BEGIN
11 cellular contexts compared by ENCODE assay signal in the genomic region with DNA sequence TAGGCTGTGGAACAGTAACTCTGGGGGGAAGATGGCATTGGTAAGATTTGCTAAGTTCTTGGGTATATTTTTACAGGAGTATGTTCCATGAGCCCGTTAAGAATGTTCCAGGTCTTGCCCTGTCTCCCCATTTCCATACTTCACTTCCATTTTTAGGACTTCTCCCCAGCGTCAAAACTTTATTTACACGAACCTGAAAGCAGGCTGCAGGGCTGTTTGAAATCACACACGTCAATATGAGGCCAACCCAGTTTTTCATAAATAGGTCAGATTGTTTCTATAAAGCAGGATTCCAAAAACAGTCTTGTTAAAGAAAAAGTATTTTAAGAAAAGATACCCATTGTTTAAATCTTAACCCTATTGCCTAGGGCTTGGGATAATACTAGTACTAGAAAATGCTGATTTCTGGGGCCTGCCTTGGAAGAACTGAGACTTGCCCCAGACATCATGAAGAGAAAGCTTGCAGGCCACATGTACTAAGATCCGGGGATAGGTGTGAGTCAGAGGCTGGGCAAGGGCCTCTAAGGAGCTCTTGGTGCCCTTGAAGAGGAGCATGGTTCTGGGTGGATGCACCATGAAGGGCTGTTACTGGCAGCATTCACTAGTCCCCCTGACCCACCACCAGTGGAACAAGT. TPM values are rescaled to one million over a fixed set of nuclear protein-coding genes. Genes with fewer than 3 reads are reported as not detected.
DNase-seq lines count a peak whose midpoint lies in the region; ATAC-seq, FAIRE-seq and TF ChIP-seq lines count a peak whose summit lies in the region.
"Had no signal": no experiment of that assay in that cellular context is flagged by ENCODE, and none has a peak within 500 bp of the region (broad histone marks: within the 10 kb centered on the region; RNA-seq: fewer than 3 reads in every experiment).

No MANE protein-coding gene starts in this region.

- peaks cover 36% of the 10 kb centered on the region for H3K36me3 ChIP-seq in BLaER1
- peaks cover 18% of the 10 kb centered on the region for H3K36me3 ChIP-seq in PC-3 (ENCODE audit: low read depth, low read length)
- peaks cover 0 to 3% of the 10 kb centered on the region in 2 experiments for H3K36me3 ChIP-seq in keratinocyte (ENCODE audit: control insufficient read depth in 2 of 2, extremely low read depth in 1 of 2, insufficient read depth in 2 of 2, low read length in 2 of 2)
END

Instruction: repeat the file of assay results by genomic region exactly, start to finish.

11 cellular contexts compared by ENCODE assay signal in the genomic region with DNA sequence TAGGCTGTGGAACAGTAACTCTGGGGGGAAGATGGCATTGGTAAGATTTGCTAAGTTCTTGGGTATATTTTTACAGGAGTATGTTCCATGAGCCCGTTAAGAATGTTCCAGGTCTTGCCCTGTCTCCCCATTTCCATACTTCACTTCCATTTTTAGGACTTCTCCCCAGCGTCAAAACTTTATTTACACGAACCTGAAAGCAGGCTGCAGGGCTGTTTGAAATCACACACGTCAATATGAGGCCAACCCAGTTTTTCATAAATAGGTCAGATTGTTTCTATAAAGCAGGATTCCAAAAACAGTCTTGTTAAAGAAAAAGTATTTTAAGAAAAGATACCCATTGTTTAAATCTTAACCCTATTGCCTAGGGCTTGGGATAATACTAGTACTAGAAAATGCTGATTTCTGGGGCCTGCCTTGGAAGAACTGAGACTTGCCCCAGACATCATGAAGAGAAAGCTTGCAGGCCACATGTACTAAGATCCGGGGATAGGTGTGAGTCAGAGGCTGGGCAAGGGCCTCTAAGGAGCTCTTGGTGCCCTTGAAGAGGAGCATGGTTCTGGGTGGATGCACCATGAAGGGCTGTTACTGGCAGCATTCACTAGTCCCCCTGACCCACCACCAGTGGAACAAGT. TPM values are rescaled to one million over a fixed set of nuclear protein-coding genes. Genes with fewer than 3 reads are reported as not detected.
DNase-seq lines count a peak whose midpoint lies in the region; ATAC-seq, FAIRE-seq and TF ChIP-seq lines count a peak whose summit lies in the region.
"Had no signal": no experiment of that assay in that cellular context is flagged by ENCODE, and none has a peak within 500 bp of the region (broad histone marks: within the 10 kb centered on the region; RNA-seq: fewer than 3 reads in every experiment).

No MANE protein-coding gene starts in this region.

- peaks cover 36% of the 10 kb centered on the region for H3K36me3 ChIP-seq in BLaER1
- peaks cover 18% of the 10 kb centered on the region for H3K36me3 ChIP-seq in PC-3 (ENCODE audit: low read depth, low read length)
- peaks cover 0 to 3% of the 10 kb centered on the region in 2 experiments for H3K36me3 ChIP-seq in keratinocyte (ENCODE audit: control insufficient read depth in 2 of 2, extremely low read depth in 1 of 2, insufficient read depth in 2 of 2, low read length in 2 of 2)